Just a few months ago, there was a minor earthquake in New England. Vibrations could be felt in towns in New Hampshire, such as Concord, Louden, and Chichester.

That little baby of an earthquake had me thinking, "Has there ever been a "real" earthquake in New England?"

One of the best parts of the Northeast is that, excluding Nor' Easters, there is really no threat of natural disasters.

States in the Midwest have to worry about tornadoes, the southern states have to worry about hurricanes, and we have to worry about snow (which we are all used to at this point).

But seriously, has there ever been a devastating earthquake in New England?

The answer is yes, and it was way more severe than I would ever imagine.

New England's largest earthquake has two names that are used interchangeably: The Boston Earthquake and the Cape Ann Earthquake.

It took place on November 18, 1755. Since the modern-day Richer Scale (now used to track the sizes of earthquakes) was not established, we only have estimates to compare it to others throughout modern history.

According to a Telegram and Gazette article, the Boston Earthquake was estimated between a 6.0 and a 6.3 on the Richer Scale.

Remember the devastating earthquake that hit Haiti in 2010? Celebrities worldwide came together to sing "We are the World: 25 for Haiti." That earthquake was a 7.0 on that scale.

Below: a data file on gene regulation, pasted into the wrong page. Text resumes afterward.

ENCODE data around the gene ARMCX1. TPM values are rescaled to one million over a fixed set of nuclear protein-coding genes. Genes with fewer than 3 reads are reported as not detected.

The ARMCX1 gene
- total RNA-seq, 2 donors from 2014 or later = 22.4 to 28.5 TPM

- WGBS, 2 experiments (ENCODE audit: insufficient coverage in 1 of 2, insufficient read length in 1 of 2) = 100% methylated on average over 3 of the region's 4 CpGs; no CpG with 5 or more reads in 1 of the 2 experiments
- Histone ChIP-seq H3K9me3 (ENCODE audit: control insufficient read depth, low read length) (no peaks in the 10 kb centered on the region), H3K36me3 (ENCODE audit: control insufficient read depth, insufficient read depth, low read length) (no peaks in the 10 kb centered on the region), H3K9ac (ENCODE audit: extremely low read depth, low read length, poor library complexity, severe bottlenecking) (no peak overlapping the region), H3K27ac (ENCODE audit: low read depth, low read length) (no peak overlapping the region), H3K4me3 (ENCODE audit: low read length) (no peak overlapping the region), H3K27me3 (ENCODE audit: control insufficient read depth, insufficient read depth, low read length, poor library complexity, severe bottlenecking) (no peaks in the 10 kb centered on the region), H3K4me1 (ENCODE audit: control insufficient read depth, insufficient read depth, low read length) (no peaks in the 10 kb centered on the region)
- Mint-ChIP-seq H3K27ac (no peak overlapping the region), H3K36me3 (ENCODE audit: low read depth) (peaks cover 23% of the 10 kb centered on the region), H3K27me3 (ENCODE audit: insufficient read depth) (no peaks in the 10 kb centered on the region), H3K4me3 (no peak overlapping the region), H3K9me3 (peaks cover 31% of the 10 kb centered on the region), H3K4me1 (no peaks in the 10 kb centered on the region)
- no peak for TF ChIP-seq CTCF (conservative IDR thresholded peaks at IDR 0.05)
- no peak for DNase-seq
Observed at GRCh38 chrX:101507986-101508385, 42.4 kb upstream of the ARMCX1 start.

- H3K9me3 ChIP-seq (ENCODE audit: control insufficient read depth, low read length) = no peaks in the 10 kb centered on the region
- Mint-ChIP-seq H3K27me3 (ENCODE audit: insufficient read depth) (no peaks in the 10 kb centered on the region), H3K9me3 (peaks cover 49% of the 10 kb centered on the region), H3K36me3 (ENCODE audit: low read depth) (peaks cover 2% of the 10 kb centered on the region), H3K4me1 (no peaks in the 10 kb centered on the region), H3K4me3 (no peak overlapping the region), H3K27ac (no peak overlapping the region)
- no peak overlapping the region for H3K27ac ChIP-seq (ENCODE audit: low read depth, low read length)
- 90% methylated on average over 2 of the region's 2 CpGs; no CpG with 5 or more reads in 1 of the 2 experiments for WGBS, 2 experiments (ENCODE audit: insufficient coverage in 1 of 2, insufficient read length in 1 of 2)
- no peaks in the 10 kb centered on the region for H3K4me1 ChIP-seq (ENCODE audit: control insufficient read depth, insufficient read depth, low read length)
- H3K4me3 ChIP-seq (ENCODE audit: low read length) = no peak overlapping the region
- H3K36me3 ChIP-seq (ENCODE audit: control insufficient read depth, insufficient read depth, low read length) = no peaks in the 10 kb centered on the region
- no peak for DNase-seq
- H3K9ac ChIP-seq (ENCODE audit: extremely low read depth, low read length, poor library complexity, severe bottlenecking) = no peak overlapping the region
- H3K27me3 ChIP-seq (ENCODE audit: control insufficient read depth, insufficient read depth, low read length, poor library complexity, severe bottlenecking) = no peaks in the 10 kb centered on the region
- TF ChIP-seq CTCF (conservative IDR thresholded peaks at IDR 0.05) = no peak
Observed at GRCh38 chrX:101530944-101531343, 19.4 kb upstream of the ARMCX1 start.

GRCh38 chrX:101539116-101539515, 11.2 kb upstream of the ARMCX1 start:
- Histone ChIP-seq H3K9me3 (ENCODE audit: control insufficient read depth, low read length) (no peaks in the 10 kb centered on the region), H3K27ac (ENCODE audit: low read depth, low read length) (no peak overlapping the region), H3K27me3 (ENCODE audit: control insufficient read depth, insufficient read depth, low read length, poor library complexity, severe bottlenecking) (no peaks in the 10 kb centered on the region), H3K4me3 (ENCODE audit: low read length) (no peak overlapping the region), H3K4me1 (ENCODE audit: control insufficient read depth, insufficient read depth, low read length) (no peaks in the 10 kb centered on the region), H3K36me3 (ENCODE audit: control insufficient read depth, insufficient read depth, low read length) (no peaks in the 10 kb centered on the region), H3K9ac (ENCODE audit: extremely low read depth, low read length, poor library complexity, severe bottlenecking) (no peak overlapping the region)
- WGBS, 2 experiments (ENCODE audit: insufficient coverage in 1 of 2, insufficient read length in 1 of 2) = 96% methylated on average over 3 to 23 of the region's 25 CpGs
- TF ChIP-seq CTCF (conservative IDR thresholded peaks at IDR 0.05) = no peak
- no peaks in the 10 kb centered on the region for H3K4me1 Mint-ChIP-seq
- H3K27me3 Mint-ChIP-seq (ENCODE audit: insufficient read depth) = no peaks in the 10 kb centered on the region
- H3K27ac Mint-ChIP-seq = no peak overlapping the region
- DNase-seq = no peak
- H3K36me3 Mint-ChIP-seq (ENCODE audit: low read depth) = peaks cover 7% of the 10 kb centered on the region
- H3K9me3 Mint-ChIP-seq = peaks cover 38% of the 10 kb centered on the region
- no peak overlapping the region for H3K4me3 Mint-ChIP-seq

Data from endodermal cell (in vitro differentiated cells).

The Boston Earthquake was a 6.0-6.3. Less serious, but pretty close in comparison.

Over 1,500 brick chimneys from Portland, Maine, to South Boston reportedly collapsed, according to the Telegram and Gazette. The earthquake felt in Boston was so strong that the gable ends of 15 brick buildings collapsed.

Streets in Boston were so covered with bricks and debris, that getting around on horse-drawn carriages was not even a possibility.

Getty Images, Canva
Getty Images, Canva

Obviously, there was destruction in individuals' homes. The majority of people in New England who were close to the earthquake lost fine china, liquor bottles, and other glassware.

Since then, New England has never experienced an earthquake of that magnitude, and for that I am grateful.

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